One of my major pet peeves used to be seeing–and especially hearing–people eat on TV. Those snack commercials with the close-ups of psychotically enthusiastic people crunching a chip grossed me out, and I could not understand why advertisers would feature people extolling the virtues of their product with full-mouth-induced speech impediments: “Wow, thatsh sho tashty!”
Honestly, I still hate those commercials, but ironically, I love watching the Food Network and other food based reality shows. For one thing, rarely are chewing or crunching sounds audible when food is sampled. Thank you, sound engineers. And also, they seem to train their show hosts to speak clearly with a big honkin’ mouth full of a fussily arranged and pleasantly garnished dish.
Bill and I relax and unwind at night while watching The Next Food Network Star, America’s Next Great Restaurant, and Hell’s Kitchen, among others. One of the appealing things about these shows–besides feeling superior when experienced chefs mess up a rudimentary task, such as cooking pasta–is that sometimes their creations and/or ingredients are intriguing. This will occasionally inspire us to try new foods and new recipes.
For example, Bill’s mouth was watering like Homer Simpson dreaming of donuts while watching The Next Food Network Star last week. Contestant Vic Vegas Moea was making lamb burgers, and lamb is one of Bill’s favorites. So, the next day we hit the grocery store so that he could buy the ingredients and try it out. While he was in the bakery department, futilely searching for individual hamburger buns (he really didn’t need a package of eight), I wandered around perusing the rest of the baked goods, doing my own Homer Simpson impression. I snagged a bag of pretzel bagels and skipped over to add them to the cart, just as Bill noticed packages of freshly baked Tandoori Naan.
Naan is a type of bread that we have seen on various cooking shows–usually used by Indian-influenced chefs. It is a leavened flatbread cooked in a tandoor (a clay oven). We had never tasted it before, and Bill decided on the spur of the moment that he was going to use it, instead of a bun, for his lamb burger. We got home, and Bill went to work on Vic’s recipe, while I tried to decide what I was going to have for lunch–I do not eat lamb.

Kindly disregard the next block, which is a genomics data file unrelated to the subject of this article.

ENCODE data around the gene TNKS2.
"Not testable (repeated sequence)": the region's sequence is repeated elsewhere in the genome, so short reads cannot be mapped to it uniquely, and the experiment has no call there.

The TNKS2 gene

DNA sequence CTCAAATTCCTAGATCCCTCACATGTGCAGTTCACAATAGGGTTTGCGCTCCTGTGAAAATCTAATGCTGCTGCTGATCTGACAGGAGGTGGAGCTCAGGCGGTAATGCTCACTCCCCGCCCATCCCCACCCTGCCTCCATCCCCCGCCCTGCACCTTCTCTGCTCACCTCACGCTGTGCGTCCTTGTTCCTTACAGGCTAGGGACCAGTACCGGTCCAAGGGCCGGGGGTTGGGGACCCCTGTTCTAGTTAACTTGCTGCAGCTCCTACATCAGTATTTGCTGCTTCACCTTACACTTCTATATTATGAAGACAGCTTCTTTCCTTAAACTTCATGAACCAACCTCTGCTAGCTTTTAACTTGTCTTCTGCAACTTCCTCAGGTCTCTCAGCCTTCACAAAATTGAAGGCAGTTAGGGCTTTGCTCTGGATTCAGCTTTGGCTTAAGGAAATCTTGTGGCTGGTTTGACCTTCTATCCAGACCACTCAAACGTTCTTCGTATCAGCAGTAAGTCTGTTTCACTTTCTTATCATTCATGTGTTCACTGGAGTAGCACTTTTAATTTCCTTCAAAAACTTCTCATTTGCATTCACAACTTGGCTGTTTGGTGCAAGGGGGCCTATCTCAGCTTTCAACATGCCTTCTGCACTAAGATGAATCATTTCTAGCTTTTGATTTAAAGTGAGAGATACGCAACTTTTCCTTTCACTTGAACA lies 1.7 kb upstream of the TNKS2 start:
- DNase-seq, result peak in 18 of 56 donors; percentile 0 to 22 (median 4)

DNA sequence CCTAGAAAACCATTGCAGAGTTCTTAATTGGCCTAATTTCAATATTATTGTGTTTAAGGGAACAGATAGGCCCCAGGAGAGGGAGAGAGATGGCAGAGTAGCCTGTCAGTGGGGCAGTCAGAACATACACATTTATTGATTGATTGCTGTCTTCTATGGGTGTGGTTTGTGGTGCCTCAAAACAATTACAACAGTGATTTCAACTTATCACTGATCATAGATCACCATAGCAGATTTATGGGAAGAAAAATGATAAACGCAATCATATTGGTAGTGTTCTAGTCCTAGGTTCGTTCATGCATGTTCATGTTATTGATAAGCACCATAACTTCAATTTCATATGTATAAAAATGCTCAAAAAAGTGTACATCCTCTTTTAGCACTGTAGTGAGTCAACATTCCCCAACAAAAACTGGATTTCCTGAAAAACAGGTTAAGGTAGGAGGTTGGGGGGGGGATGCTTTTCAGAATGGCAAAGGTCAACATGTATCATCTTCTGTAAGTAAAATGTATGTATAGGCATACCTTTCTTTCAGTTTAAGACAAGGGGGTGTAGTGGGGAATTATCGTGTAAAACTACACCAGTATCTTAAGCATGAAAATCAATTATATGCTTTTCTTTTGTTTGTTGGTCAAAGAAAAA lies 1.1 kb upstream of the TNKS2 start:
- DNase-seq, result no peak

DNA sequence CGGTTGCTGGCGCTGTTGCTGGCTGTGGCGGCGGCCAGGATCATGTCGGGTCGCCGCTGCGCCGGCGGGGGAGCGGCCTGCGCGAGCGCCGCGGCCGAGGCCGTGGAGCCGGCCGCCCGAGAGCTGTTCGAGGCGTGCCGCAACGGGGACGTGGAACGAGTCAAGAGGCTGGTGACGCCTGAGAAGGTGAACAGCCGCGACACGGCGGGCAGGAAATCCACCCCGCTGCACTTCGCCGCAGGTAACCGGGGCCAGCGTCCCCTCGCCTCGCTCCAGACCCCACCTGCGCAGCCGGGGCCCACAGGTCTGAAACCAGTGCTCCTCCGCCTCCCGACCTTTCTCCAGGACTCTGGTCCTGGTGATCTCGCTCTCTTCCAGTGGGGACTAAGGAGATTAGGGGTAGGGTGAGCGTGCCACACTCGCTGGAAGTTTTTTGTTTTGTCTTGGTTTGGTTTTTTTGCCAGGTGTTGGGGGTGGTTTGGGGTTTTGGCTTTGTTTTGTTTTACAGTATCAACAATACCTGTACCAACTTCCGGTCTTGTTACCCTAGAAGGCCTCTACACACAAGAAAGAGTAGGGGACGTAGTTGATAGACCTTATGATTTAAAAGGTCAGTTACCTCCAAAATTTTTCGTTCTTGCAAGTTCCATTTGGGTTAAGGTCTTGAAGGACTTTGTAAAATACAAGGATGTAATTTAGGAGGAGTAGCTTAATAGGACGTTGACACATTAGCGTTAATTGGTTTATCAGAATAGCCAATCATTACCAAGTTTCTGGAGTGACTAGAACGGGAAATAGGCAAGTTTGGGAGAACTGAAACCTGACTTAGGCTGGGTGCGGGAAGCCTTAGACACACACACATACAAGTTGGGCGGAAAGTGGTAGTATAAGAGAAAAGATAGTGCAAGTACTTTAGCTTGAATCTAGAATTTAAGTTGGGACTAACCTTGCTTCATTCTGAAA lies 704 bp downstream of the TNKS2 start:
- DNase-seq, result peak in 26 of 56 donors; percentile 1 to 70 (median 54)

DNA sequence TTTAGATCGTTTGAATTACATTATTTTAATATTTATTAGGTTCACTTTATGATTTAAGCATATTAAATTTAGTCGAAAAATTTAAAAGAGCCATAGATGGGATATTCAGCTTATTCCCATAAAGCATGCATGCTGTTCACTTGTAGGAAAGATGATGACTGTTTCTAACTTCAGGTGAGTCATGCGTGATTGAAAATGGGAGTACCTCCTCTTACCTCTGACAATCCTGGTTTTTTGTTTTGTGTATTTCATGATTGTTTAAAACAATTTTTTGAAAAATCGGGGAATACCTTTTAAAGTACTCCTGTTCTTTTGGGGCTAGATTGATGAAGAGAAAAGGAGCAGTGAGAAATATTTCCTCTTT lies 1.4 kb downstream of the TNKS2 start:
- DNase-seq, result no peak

I took a look at what we had around the kitchen, and decided to do a bruschetta type of creation. I brushed both sides of my piece of naan with olive oil, topped it with sliced golden tomatoes and basil from our garden, and finished it with some fresh grated parmesan cheese. I put it under the broiler just long enough to melt the cheese. Holy cow, was it ever spectacular! The naan was pillow-y soft, with just a bit of chew. I will be purchasing it often from now on. I truly think just about anything would taste better on it or with it, but it really was a fantastic complement to my simple toppings. Just consider it my Italian-Indian fusion experiment. Sounds classy–like it could be on one of those shows.
Here is the link to the lamb burger, which Bill describes as one the best things he’s ever eaten! (He didn’t use anything from our garden, but I had to post the recipe since he liked it so much. The “mayoli” has garlic in it, and we do grow garlic–it just isn’t ready yet. And it calls for dried basil–guess he could have used fresh, but he stuck to the directions on this one).
LAMB BURGERS WITH CARAMELIZED RED ONIONS, MAYOLI AND FETA